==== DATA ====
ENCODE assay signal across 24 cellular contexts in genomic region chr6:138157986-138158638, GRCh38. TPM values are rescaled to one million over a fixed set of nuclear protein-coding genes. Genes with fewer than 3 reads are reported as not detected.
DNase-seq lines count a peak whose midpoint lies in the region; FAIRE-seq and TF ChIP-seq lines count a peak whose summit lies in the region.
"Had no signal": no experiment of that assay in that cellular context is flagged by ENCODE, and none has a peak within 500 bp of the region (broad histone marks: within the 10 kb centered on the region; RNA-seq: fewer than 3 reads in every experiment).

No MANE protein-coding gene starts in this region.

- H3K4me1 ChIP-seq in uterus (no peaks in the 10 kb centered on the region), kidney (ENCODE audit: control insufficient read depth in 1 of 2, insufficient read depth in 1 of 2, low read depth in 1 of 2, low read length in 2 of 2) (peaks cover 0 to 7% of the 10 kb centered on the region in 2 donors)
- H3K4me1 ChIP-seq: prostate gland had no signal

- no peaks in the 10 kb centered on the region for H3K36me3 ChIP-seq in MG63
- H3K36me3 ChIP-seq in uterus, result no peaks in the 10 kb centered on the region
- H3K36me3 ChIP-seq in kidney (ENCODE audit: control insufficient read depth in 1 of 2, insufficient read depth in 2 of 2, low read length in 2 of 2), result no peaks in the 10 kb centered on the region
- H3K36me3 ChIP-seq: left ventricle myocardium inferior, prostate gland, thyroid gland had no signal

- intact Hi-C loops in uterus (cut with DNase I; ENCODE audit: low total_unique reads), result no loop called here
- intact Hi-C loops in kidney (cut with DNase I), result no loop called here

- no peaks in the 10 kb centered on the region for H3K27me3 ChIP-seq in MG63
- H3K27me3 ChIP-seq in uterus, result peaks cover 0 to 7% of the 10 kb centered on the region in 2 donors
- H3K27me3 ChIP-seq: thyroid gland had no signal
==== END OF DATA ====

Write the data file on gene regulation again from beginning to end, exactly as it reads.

ENCODE assay signal across 24 cellular contexts in genomic region chr6:138157986-138158638, GRCh38. TPM values are rescaled to one million over a fixed set of nuclear protein-coding genes. Genes with fewer than 3 reads are reported as not detected.
DNase-seq lines count a peak whose midpoint lies in the region; FAIRE-seq and TF ChIP-seq lines count a peak whose summit lies in the region.
"Had no signal": no experiment of that assay in that cellular context is flagged by ENCODE, and none has a peak within 500 bp of the region (broad histone marks: within the 10 kb centered on the region; RNA-seq: fewer than 3 reads in every experiment).

No MANE protein-coding gene starts in this region.

- H3K4me1 ChIP-seq in uterus (no peaks in the 10 kb centered on the region), kidney (ENCODE audit: control insufficient read depth in 1 of 2, insufficient read depth in 1 of 2, low read depth in 1 of 2, low read length in 2 of 2) (peaks cover 0 to 7% of the 10 kb centered on the region in 2 donors)
- H3K4me1 ChIP-seq: prostate gland had no signal

- no peaks in the 10 kb centered on the region for H3K36me3 ChIP-seq in MG63
- H3K36me3 ChIP-seq in uterus, result no peaks in the 10 kb centered on the region
- H3K36me3 ChIP-seq in kidney (ENCODE audit: control insufficient read depth in 1 of 2, insufficient read depth in 2 of 2, low read length in 2 of 2), result no peaks in the 10 kb centered on the region
- H3K36me3 ChIP-seq: left ventricle myocardium inferior, prostate gland, thyroid gland had no signal

- intact Hi-C loops in uterus (cut with DNase I; ENCODE audit: low total_unique reads), result no loop called here
- intact Hi-C loops in kidney (cut with DNase I), result no loop called here

- no peaks in the 10 kb centered on the region for H3K27me3 ChIP-seq in MG63
- H3K27me3 ChIP-seq in uterus, result peaks cover 0 to 7% of the 10 kb centered on the region in 2 donors
- H3K27me3 ChIP-seq: thyroid gland had no signal